4. Avoiding Overeating: While it’s crucial to fuel your body adequately on race day, it’s equally important to avoid overeating, which can lead to discomfort and digestive issues during the race. Stick to familiar foods that you’ve eaten before long training runs, and avoid trying anything new on race day. Additionally, be mindful of portion sizes and aim to finish your meal at least 2-3 hours before the start of the race to allow for proper digestion.

  5. Trail and Error: Every body functions differently so what might work for your partner/ friend, might not work for you. Test sufficiently during training periods to ensure that you know what works best for you. 

Post Race

After pushing your body to its limits during a race, your glycogen stores are likely depleted, and your muscles may be feeling fatigued. To kickstart the recovery process, it’s crucial to refuel with carbohydrates, which serve as your body’s primary source of energy. By replenishing your glycogen stores, you can accelerate muscle recovery, reduce soreness, and prepare your body for future training sessions.


Focus on consuming a carbohydrate-rich meal or snack within 30 minutes to an hour after finishing the race. Opt for easily digestible sources of carbohydrates, such as fruit, whole grain bread, or sports drinks, to kickstart the refueling process and jumpstart recovery. Add in some protein too to give your body the building blocks it needs to build up your muscles again.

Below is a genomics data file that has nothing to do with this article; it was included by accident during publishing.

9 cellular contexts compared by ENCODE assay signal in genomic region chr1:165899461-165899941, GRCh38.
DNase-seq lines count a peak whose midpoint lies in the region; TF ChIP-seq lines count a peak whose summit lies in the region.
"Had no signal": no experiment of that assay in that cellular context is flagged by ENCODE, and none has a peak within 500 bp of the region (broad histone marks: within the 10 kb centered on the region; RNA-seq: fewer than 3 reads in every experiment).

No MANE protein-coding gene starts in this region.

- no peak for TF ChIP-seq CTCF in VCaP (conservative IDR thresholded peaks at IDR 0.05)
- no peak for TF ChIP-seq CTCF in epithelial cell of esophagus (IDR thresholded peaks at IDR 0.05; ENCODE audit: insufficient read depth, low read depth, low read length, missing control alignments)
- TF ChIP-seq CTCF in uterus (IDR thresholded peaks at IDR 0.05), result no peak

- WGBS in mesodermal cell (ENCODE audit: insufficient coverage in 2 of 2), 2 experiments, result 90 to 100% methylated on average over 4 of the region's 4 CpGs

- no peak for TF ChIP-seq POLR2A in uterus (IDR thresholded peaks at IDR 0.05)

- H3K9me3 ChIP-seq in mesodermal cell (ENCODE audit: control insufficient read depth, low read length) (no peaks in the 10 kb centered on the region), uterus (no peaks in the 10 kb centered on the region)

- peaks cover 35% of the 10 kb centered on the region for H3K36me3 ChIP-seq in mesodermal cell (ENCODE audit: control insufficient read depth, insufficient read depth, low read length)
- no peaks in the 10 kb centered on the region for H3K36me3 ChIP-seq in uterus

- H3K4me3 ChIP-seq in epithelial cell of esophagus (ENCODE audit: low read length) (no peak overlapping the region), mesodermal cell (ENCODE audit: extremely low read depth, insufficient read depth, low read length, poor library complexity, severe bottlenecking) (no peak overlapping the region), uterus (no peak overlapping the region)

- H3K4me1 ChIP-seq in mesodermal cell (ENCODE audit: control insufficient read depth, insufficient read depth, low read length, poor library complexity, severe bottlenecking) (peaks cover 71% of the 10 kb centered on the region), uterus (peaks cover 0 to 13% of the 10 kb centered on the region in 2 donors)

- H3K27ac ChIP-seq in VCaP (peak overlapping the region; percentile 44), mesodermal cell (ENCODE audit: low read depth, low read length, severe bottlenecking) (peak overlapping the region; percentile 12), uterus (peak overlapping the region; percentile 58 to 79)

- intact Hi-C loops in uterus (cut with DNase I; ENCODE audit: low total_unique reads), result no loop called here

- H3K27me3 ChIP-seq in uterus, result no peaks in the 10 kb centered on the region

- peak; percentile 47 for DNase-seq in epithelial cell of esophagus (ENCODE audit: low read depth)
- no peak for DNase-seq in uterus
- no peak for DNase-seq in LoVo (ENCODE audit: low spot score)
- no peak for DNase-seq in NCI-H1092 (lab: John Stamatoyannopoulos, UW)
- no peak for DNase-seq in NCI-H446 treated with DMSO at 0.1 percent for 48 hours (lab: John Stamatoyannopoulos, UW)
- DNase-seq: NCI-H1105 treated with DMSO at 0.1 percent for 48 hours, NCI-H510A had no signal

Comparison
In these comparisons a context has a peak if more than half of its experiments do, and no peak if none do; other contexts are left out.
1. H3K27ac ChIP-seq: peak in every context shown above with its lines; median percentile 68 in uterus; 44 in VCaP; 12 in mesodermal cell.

In addition to replenishing your glycogen stores, it’s essential to prioritize hydration after the race. Running depletes your body of fluids and electrolytes through sweat, and proper hydration is crucial for maintaining optimal performance and supporting the recovery process.


Make sure to drink plenty of water in the hours following the race to rehydrate your body and replace lost fluids. Consider incorporating electrolyte-rich beverages such as sports drinks or coconut water to replenish electrolytes lost during exercise. Pay attention to your body’s thirst cues (and monitor the colour of your pee) and aim to drink enough fluids to quench your thirst and restore hydration levels.


🌯 it all up

Carb loading isn’t just about eating copious amounts of pasta and bread; it’s a strategic approach to fueling your body for endurance events, whether you’re tackling a 5K or a marathon. By gradually increasing your carbohydrate intake in the days leading up to the race, choosing high-quality complex carbohydrates, and staying hydrated, you can optimize your glycogen stores and enhance your endurance capabilities.


Remember, carb loading is not a one-size-fits-all approach. It’s essential to experiment with different strategies and find what works best for your body and your individual needs. Listen to your body, trust in your training, and above all, enjoy the journey.


I hope this blog post has helped bring some more clarity to you and I can’t wait to see you crush your goals ⚡️

PS: feel free to tag @listacoaching with your results if this information has helped you.